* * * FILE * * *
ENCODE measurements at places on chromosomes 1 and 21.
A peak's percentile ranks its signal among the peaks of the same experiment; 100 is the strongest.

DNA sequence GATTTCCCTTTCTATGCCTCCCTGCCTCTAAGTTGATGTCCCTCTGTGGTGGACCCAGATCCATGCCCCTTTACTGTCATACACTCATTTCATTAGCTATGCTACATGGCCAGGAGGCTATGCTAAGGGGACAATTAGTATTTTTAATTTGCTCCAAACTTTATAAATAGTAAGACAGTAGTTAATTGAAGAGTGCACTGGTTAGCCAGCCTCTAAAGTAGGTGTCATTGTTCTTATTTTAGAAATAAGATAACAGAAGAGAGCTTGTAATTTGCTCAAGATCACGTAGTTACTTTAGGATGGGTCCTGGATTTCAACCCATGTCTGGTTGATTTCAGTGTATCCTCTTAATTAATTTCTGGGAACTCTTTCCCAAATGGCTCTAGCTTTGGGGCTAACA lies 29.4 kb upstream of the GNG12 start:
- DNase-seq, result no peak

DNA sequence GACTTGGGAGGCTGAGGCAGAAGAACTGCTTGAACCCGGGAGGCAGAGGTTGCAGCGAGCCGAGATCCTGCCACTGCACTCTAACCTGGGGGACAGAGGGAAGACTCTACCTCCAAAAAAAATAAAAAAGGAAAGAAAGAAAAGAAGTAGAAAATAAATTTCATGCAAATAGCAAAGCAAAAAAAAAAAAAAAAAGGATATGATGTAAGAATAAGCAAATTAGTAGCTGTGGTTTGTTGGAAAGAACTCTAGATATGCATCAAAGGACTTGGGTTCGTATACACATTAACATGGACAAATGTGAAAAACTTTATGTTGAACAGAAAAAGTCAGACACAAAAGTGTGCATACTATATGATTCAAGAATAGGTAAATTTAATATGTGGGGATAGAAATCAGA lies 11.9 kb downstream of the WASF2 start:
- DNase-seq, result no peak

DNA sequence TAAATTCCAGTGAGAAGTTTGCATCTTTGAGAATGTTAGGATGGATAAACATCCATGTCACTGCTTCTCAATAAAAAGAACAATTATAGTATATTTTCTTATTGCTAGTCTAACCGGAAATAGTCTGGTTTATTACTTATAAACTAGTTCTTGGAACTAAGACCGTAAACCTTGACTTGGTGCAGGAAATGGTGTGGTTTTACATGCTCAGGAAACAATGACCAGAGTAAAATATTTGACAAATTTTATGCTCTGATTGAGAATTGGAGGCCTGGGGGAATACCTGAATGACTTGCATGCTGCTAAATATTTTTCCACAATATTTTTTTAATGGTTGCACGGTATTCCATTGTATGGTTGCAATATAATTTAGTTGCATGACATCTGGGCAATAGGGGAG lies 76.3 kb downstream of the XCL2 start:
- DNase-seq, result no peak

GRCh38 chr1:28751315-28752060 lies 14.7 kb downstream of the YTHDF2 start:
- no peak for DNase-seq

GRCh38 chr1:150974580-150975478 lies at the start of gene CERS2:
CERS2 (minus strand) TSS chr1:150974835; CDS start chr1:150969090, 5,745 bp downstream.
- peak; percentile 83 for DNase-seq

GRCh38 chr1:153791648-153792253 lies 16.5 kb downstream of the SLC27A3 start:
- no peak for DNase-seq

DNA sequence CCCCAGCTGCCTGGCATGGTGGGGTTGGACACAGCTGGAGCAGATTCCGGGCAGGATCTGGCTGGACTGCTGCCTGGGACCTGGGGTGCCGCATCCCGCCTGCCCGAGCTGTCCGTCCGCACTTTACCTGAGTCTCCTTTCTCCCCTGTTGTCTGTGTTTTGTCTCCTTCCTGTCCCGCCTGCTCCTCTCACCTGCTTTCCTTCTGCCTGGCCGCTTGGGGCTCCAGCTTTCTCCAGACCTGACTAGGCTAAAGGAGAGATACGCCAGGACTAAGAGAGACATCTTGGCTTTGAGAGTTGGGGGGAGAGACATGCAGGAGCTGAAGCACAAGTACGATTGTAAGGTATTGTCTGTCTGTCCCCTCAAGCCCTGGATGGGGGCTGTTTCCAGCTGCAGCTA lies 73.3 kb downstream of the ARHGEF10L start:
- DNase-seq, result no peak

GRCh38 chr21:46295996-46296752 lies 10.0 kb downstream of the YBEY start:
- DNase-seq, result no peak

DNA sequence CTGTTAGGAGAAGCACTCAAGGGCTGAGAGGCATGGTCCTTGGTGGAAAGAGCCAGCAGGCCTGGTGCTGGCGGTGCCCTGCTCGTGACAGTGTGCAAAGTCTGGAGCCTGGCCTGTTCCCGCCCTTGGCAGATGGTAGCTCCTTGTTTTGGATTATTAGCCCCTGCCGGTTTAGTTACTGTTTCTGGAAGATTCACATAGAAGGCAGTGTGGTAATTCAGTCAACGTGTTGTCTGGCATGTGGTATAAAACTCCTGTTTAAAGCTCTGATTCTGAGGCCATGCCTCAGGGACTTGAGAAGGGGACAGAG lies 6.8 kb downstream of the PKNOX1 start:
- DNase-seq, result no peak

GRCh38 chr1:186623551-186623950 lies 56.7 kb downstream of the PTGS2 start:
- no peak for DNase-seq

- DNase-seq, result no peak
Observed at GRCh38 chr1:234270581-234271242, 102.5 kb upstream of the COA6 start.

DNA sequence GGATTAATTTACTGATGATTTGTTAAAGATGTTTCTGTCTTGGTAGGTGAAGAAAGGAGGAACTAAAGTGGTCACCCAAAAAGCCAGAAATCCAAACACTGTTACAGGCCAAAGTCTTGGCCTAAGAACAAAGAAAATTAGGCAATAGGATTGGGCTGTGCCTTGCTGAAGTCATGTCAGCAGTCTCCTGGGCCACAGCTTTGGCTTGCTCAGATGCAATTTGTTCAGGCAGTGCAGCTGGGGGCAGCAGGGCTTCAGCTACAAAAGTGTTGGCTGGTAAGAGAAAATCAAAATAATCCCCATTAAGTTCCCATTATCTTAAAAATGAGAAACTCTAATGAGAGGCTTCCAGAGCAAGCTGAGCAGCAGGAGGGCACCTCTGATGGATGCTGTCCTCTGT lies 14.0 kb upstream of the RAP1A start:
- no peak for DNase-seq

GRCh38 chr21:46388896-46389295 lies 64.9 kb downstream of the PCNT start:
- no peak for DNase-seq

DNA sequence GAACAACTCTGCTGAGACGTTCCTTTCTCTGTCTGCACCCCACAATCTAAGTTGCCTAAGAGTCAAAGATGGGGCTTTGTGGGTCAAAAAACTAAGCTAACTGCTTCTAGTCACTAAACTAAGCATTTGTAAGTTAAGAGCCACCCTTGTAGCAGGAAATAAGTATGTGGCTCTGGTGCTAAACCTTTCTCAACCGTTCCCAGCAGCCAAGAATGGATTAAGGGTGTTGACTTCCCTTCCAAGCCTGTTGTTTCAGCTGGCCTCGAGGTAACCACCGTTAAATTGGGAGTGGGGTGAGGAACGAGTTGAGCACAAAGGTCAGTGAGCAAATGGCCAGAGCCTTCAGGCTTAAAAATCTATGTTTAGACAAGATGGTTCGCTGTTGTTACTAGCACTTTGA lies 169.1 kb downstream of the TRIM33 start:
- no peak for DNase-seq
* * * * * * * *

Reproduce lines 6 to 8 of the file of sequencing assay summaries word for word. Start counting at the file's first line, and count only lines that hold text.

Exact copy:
- DNase-seq, result no peak

DNA sequence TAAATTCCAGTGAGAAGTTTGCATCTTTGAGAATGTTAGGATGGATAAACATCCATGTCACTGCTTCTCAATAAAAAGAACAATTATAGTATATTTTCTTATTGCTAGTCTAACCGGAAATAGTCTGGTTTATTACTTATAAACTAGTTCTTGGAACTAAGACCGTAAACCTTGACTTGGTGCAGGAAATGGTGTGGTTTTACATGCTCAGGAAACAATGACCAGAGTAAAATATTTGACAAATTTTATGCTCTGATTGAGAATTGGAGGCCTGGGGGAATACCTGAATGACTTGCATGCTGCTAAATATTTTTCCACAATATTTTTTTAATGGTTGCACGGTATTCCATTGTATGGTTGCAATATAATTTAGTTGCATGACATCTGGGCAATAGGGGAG lies 76.3 kb downstream of the XCL2 start:
- DNase-seq, result no peak